It’s 2:00 in the morning and I’m laying sprawled on my bed.
But I’m also sitting in a chair at the center of my bedroom. There are images flickering between the shadows, sounds echoing between my ears. I think I’m asleep…or else I’m hallucinating. Maybe a little of both. Someone—Ernest’s afterimage, perhaps—is putting on a record, which is strange because I don’t own a turntable.
“You Can Do Magic,” by America, starts playing.
I try to say, “Quit touching my stuff, Ernest.” Instead, it comes out, “Quee touth mm sluh, Unsth.”
Ernest crouches beside me, gives me a wet willy. “I told you to call me Ernie.”
Damn it. He’s getting crumbs on my floor. I can see them now as they dance across the room. I want to clean them up, but I can’t budge. I’m certain now that I’m not yet fully asleep but caught in that purgatory of the mind that often accompanies insomnia. I get like this often. I’ve always had trouble falling asleep. Two-thirds of any given night is usually spent staving off much-needed REM. In effect, I’m power-napping, but not actually sleeping.
It’s pissing me off. Why can’t I just take sleeping pills? Oh, that’s right, they’re not natural. My mom’s already had this discussion with me. She’s a homeopath. Herbs, aromatherapy, and acupuncture are her tools of the trade. She’s been practicing natural on me for twelve years and the best she can come up with for insomnia is cognitive behavioral therapy. CBT.
Learning the hard way.
I sigh. It’s just like a finger puzzle, I tell myself: the harder I try to sleep, the more agitated I become. But if I let the imagery distract me from trying to fall asleep, if I concentrate on not concentrating…well, you see why I sometimes wish I could pop some pills and be done with it. Tricky stuff.
For now, I convince myself I’m watching a movie. The chair beneath me reshapes itself into a plush recliner; the furniture in my room has been fitted with wheels—everything is flat as cardboard, like cheap props in a high school play. My things are wheeled away, replaced with Ernie’s things: bed, dresser, numerous shelves stacked with Maxim magazines, bottle caps, baseball cards, Carl’s Jr. plastic tickets, movie theater stubs. On the floor: forgotten underwear, socks, potato chip bags, candy wrappers, and, ironically, a copy of the Little Hercules Hollywood Workout for Kids DVD. I laugh, remembering how funny it was the first time I saw it.
“You know darn well,” Ernie lip-syncs angrily, “when you cast your spell you will get your way…”
Jan and Eva look at each other and shrug. They step out of the way, for the invisible stagehands are at it again. Ernie’s room is wheeled away, everything replaced with hanging tinsel. My clothes are pulled off; I’m lifted out of my seat and dangled in mid-air so that my bare torso is at the mercy of the tinsel (which reaches easily from ceiling to floor). I realize this is supposed to be a mock-up of what it was like uploading into Jan’s room. It tickles so much and for so long that I think I’m going to die, but eventually it fades, the tinsel is removed, and the backdrop is replaced with a small living room. There’s a futon, desk, and dresser arranged as a makeshift partition in one corner. Thankfully, my clothing has been replaced just as Ernie and the others appear alongside me.
“Fucking poor people,” Ernie says, lifting an entire cheesecake to his lips and nibbling vigorously. “Talk about saving the worst for last.”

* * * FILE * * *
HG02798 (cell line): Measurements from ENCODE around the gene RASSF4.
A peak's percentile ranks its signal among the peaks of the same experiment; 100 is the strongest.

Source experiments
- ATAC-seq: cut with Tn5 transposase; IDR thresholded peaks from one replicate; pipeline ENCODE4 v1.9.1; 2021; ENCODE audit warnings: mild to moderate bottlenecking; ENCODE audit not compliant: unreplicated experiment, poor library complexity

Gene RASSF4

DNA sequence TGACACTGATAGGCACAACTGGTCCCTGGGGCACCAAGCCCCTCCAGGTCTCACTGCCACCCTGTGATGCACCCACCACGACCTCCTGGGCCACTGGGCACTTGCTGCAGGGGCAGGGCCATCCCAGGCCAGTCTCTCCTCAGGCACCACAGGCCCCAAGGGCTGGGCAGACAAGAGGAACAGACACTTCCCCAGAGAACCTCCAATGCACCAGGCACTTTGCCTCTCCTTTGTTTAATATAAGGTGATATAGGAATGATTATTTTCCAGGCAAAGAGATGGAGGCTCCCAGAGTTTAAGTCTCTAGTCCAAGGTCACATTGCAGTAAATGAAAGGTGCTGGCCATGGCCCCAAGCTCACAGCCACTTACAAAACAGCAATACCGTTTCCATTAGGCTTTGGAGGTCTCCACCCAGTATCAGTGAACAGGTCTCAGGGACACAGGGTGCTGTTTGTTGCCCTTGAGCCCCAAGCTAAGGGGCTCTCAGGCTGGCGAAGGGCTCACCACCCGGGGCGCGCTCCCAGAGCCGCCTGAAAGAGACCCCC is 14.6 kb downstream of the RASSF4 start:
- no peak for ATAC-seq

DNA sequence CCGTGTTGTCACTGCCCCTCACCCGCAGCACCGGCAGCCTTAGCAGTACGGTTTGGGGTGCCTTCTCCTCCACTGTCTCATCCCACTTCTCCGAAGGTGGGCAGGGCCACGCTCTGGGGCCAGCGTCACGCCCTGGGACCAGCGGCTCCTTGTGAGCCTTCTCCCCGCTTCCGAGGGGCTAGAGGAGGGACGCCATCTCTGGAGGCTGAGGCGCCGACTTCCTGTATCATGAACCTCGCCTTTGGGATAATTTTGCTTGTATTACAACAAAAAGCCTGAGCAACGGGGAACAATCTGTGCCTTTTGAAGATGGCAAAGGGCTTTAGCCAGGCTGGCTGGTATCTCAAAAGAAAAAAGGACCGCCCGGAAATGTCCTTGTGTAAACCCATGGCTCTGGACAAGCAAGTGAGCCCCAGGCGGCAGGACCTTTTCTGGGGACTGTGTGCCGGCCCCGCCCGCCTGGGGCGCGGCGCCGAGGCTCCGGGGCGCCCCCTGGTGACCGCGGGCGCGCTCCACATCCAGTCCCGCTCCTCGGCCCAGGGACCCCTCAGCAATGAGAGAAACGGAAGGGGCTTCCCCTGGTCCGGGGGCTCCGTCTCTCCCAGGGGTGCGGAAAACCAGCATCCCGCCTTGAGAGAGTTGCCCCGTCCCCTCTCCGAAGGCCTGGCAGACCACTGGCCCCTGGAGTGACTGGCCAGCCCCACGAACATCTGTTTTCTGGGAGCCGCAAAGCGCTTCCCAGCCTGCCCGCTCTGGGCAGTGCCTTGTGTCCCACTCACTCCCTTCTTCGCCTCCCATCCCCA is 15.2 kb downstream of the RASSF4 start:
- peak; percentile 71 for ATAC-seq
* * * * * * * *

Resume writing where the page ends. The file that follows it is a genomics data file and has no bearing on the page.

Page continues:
Okay, so I’m pretty sure the cheesecake is an exaggeration. The scattered female bodybuilder pics cluttering Jan’s desktop, however, aren’t.
“Dude,” I say, holding up a half-wrinkled black and white print-out and reading the caption. “Who’s Annie Rivieccio?”
“Give me that!” Jan cries, yanking the sheet from my hand.
Ernie snorts, spewing graham cracker crust onto Jan’s computer monitor. “Wow. Creepy, but cost-effective jack-off material.”
Jan is lobster-red. Hastily filing his musclebound beauties away, he clears his throat and says, “Can we please stick to the assignment?”
“Relax. This is all fact-gathering—hey, look, everyone! Jan’s a closet jock!” Ernie struggles to lift one of Jan’s dumbbells, but gives up when his arm falls off.
I know I’m dreaming, so I laugh hysterically.
“That’s not nice,” Eva says, slapping my shoulder. She bends over to help Ernie re-attach his arm. As she does so, her skimpier-than-they-actually-were gym shorts ride up just enough to catch my attention, and I suddenly discover my own burgeoning affinity for the female posterior.
I have to look away, lest my eyes pop out of their sockets. A barrage of adjectives floods my mind: cute, perky, perfect, apple bottom, honey buns, and so forth. Luckily my brain has relaxed to the point where shifting from thought to thought isn’t a problem. I blink once, find that I’m standing over my bathroom sink and brushing my teeth. Everyone else has called it a night—well, everyone but Ernie, who’s uploaded himself behind my back and who’s now standing behind me in his bathrobe.
He wants to know if he can borrow some toothpaste.
I shoo him away, sending him back home and turning off my computer. I make a mental note to upload into his house tomorrow and replace his box of SnackWell’s with a bag of fresh carrots. Or, better yet, I’ll sneak over and mess with his SMN settings so that the next time he uploads he’ll be all pixelated, like Jan. No! Even better, I’ll replace his Maxim collection with issues of my mom’s Cooking Light…
And that’s how I fall asleep this crazy, crazy morning: thinking up things to do to unsuspecting friends who are but a click away.
Cognitive behavioral therapy—it works.